CFexpress Options Bloom: More, Faster, Cheaper

tiggy@mac.com

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Jan 20, 2014
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In the past few months CFexpress Type B cards evolved from the super-expensive-but-fast option for flagship bodies to super-fast, almost-as-cheap-as-SD-UHS-II cards. And they got faster still. Wise, Delkin and Angelbird launched new cards and Mark II versions of older cards. Each launched a flagship line designed for more reliable high-bandwidth video recording and an improved large capacity line that is cheaper. Camnostic updated its  review of CFexpress Type B cards to compare these new offerings and others against a rapidly growing library of legacy cards. Below is a summary.
New-Angelbird-CFexpress-Type-B-Cards-300x213.jpg
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unfocused

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I suspect I am like many people in that I am more concerned about reliability than anything else. I've pretty much decided to stick with SanDisk and ProGrade because they have been very reliable for me.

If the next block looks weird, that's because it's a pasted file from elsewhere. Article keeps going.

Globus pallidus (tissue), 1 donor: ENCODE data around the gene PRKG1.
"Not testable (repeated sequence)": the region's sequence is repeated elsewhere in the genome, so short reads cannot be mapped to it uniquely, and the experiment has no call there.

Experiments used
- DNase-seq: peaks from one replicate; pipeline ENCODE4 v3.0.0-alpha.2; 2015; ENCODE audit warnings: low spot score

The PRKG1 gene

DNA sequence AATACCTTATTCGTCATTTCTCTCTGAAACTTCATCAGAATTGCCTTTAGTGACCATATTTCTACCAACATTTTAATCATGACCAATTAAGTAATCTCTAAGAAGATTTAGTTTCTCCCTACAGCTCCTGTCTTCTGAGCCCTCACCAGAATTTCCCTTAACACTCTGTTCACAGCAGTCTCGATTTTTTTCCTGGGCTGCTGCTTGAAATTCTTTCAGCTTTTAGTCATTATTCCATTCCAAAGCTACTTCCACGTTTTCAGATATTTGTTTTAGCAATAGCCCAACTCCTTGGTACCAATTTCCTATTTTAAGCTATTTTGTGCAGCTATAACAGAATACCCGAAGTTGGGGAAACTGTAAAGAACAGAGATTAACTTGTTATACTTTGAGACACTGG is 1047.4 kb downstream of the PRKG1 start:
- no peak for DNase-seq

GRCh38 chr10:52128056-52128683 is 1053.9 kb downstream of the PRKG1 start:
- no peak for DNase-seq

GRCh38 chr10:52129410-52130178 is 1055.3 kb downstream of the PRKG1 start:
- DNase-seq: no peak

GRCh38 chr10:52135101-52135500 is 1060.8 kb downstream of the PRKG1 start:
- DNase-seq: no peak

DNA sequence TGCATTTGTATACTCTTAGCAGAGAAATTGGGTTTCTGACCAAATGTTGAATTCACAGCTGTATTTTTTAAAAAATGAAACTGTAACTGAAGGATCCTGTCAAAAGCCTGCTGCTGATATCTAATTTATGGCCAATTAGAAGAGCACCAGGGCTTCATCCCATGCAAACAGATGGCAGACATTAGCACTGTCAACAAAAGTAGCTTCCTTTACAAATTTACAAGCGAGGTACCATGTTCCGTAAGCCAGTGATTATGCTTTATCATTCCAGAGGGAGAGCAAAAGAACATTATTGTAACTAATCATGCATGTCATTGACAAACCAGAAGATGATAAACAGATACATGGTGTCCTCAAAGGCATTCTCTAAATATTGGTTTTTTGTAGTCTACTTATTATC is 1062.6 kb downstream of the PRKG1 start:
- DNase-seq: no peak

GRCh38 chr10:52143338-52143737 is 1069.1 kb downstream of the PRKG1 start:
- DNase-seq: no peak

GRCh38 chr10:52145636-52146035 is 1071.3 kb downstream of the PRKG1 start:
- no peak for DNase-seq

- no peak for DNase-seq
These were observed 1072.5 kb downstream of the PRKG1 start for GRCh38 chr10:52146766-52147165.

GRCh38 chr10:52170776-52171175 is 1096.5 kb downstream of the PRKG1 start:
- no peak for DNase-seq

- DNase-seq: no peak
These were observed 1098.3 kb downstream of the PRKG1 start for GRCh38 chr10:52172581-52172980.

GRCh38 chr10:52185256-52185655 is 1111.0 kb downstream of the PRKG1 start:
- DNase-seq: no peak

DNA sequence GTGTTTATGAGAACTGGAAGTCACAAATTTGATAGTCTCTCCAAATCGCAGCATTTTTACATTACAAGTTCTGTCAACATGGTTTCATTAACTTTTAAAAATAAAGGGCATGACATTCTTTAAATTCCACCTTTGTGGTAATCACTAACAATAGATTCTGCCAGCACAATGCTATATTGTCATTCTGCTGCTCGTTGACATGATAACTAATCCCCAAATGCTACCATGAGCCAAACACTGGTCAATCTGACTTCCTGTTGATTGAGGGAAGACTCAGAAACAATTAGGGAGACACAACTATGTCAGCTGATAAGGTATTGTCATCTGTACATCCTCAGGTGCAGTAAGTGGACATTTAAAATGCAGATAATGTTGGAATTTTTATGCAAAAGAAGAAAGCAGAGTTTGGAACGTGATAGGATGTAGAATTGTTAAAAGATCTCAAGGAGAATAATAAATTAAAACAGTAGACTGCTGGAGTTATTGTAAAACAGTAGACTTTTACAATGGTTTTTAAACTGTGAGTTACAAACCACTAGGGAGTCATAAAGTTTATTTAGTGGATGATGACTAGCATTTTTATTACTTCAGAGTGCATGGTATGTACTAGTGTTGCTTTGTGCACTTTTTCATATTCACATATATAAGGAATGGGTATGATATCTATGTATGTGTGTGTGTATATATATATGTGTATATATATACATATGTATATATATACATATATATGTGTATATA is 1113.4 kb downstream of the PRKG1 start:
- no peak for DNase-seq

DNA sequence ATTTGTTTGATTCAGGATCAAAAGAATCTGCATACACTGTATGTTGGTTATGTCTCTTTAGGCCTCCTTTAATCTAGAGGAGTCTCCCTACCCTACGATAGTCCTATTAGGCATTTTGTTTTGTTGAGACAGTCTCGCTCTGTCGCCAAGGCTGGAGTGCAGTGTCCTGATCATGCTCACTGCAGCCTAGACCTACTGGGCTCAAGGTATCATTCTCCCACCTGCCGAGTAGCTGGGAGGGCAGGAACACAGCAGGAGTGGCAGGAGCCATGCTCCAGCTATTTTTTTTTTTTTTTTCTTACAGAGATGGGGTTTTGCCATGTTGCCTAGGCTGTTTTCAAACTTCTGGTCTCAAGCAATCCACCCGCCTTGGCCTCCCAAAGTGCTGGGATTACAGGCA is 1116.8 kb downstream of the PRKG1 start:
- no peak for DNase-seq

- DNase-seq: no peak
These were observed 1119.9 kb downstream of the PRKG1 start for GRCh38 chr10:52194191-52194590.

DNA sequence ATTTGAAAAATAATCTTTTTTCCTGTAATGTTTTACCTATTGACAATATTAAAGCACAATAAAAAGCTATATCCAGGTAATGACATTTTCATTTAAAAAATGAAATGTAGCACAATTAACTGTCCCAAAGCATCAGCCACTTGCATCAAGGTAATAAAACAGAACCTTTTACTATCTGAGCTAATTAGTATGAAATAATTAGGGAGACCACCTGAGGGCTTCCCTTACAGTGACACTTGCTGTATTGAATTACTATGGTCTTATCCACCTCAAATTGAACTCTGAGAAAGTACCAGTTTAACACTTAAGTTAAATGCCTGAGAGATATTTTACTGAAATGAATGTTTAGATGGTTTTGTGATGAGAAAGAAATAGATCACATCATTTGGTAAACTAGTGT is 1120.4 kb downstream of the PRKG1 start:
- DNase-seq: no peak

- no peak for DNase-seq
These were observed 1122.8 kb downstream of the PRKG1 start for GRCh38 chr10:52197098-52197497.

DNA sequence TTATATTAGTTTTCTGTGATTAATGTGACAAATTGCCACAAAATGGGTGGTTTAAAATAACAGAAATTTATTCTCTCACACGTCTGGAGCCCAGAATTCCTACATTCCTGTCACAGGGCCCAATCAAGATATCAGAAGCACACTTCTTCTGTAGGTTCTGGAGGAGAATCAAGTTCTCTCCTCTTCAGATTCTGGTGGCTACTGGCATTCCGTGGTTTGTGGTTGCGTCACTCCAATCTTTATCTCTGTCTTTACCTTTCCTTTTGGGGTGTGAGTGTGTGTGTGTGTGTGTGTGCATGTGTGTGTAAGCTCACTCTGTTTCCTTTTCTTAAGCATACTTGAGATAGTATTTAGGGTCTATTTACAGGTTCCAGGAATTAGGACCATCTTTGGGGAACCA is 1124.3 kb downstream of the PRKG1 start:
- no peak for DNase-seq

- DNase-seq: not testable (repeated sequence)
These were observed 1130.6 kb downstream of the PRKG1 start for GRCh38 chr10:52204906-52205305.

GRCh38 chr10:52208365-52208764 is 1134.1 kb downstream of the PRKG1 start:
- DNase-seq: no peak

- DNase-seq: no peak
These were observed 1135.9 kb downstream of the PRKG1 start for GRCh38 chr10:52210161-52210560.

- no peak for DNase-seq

I wish there was some information on the reliability of these new brands. Angelbird prices are very tempting but I can't imagine losing 512gb of pictures because of a card failure.
 
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entoman

wildlife photography
May 8, 2015
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I suspect I am like many people in that I am more concerned about reliability than anything else. I've pretty much decided to stick with SanDisk and ProGrade because they have been very reliable for me.

I wish there was some information on the reliability of these new brands. Angelbird prices are very tempting but I can't imagine losing 512gb of pictures because of a card failure.
Same here, speed is nice but reliability is infinitely more important to me. I've been using Delkin and SanDisk 128GB cards without problems - 128GB is enough capacity for about 2000 RAWs on the R5. I always shoot duplicate RAWs to the SD for insurance.
 
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LSXPhotog

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I picked up an Angelbird 512GB card earlier this moth in preparation for a video job I have in Indiana. It is working great for video so far...BUT, I do have a weird issue where the camera will crash out of the playback menu if I scroll through photos too quickly. I've never seen anything like it. I'm going to call Angelbird to see what might be the cause of this or if they have a firmware solution...because they've actually created firmware for their cards working in specific cameras like the R5.